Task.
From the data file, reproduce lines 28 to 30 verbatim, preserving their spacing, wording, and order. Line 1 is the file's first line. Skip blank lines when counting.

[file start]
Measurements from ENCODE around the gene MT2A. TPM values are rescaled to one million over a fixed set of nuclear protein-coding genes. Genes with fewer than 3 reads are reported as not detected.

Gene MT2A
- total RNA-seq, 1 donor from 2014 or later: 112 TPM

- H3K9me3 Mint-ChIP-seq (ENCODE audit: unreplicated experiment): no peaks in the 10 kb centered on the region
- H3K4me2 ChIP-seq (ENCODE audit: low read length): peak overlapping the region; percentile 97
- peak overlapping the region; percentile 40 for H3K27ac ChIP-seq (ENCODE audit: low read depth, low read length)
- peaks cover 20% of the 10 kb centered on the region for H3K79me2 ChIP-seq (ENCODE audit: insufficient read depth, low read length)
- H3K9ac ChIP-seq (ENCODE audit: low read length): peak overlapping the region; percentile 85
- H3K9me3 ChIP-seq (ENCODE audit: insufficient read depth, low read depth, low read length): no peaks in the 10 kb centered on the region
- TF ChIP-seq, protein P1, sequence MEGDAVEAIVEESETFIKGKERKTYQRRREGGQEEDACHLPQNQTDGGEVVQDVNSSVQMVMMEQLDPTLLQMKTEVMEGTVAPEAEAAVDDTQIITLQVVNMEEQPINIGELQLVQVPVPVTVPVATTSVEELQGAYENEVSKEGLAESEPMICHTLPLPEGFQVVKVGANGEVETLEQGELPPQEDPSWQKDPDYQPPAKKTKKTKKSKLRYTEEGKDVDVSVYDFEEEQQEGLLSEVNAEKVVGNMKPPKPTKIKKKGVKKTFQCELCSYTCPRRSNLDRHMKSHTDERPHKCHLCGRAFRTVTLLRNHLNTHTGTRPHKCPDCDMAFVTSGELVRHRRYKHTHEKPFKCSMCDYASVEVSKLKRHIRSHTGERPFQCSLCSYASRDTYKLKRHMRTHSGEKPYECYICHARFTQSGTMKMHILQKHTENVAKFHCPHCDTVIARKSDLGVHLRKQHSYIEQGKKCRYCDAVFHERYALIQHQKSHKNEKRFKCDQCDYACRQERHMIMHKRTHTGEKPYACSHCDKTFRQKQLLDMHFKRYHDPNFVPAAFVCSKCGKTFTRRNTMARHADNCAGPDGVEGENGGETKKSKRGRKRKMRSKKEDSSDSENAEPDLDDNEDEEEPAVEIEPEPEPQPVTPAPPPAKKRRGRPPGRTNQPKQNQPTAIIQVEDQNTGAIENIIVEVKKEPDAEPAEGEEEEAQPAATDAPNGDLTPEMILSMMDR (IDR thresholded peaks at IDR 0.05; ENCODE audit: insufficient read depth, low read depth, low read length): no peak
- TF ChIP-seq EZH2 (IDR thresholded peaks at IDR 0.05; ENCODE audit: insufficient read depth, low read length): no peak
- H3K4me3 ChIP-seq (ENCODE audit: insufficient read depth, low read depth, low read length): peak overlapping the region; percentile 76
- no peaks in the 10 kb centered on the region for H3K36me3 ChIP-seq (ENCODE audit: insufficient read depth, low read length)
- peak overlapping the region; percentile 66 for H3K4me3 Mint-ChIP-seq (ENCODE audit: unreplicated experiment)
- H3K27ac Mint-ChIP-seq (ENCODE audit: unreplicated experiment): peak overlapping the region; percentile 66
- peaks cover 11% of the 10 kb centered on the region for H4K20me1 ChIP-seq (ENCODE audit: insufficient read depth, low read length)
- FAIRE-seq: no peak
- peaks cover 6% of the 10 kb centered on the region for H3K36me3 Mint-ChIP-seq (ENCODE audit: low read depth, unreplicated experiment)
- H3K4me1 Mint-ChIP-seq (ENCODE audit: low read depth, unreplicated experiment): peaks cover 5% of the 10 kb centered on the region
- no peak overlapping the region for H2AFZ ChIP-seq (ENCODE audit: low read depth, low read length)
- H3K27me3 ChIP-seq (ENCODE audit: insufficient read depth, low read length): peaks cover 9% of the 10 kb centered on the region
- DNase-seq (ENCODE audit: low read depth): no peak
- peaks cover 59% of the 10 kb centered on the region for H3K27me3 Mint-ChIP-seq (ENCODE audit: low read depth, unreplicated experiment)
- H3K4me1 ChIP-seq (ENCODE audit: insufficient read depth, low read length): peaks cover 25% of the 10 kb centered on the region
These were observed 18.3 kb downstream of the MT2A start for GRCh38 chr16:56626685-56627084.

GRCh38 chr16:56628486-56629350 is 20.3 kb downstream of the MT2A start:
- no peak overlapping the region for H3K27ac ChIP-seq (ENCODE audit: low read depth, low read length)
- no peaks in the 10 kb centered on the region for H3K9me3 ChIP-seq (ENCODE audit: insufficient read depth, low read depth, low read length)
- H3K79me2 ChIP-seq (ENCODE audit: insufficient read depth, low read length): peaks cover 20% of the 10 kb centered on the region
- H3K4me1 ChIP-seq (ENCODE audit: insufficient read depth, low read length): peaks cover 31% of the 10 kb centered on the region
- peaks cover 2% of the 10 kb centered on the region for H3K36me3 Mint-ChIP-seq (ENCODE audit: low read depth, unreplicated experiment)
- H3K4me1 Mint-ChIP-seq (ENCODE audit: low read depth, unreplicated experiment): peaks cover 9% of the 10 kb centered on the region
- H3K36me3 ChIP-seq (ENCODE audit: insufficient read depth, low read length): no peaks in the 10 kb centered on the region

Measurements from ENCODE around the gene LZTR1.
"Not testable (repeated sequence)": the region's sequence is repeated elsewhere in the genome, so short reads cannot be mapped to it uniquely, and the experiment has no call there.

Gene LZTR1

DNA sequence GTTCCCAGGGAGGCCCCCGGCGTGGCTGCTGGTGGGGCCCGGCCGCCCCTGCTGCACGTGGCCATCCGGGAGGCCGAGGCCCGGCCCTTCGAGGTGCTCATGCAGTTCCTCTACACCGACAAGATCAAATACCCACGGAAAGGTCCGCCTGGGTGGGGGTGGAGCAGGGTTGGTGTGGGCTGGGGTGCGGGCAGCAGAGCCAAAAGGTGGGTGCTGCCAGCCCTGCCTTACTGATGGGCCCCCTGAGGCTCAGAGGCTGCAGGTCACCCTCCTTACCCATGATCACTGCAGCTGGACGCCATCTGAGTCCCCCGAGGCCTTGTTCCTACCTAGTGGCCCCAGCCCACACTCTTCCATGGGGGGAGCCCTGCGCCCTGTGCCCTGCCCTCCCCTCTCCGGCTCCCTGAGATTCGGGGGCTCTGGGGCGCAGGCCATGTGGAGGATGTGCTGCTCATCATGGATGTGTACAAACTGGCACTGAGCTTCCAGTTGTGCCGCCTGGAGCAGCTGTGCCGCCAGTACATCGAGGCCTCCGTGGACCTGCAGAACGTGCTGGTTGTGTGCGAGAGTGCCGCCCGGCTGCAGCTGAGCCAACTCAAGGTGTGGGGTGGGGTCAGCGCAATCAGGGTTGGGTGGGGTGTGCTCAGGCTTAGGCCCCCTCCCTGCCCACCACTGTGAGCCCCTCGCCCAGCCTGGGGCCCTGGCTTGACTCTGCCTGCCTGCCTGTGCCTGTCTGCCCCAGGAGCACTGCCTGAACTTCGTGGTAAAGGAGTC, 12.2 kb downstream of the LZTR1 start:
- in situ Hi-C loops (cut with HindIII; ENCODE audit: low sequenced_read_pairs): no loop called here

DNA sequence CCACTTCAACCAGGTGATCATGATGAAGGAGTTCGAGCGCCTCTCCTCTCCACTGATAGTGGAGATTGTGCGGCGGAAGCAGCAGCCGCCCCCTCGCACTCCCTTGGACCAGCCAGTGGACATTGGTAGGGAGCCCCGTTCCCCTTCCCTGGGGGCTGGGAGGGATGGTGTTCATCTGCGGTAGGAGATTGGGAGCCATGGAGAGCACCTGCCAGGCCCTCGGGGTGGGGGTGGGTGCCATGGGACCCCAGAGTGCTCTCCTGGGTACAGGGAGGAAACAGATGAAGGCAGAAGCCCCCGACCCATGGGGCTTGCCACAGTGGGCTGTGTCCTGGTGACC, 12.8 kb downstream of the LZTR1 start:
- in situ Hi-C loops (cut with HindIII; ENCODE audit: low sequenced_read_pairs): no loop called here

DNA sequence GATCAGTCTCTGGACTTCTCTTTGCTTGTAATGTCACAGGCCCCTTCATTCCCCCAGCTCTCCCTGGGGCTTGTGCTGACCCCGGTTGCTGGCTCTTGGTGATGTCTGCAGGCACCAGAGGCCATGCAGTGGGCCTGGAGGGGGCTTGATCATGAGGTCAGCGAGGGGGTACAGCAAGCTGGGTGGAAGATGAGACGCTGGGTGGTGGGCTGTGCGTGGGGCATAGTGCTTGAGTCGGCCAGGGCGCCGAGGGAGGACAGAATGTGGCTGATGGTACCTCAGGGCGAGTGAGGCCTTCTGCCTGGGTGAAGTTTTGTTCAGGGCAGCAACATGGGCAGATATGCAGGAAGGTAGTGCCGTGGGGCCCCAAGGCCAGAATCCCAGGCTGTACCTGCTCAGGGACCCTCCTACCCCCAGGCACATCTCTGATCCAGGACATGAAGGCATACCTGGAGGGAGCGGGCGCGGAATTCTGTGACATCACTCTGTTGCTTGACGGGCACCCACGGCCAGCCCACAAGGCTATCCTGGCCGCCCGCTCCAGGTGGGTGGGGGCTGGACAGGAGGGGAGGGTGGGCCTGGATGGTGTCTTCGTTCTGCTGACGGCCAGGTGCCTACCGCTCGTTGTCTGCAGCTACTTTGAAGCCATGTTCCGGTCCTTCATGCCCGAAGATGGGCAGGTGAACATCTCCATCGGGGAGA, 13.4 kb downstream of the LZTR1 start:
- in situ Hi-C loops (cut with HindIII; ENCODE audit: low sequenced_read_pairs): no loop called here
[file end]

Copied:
- no peaks in the 10 kb centered on the region for H3K9me3 ChIP-seq (ENCODE audit: insufficient read depth, low read depth, low read length)
- H3K79me2 ChIP-seq (ENCODE audit: insufficient read depth, low read length): peaks cover 20% of the 10 kb centered on the region
- H3K4me1 ChIP-seq (ENCODE audit: insufficient read depth, low read length): peaks cover 31% of the 10 kb centered on the region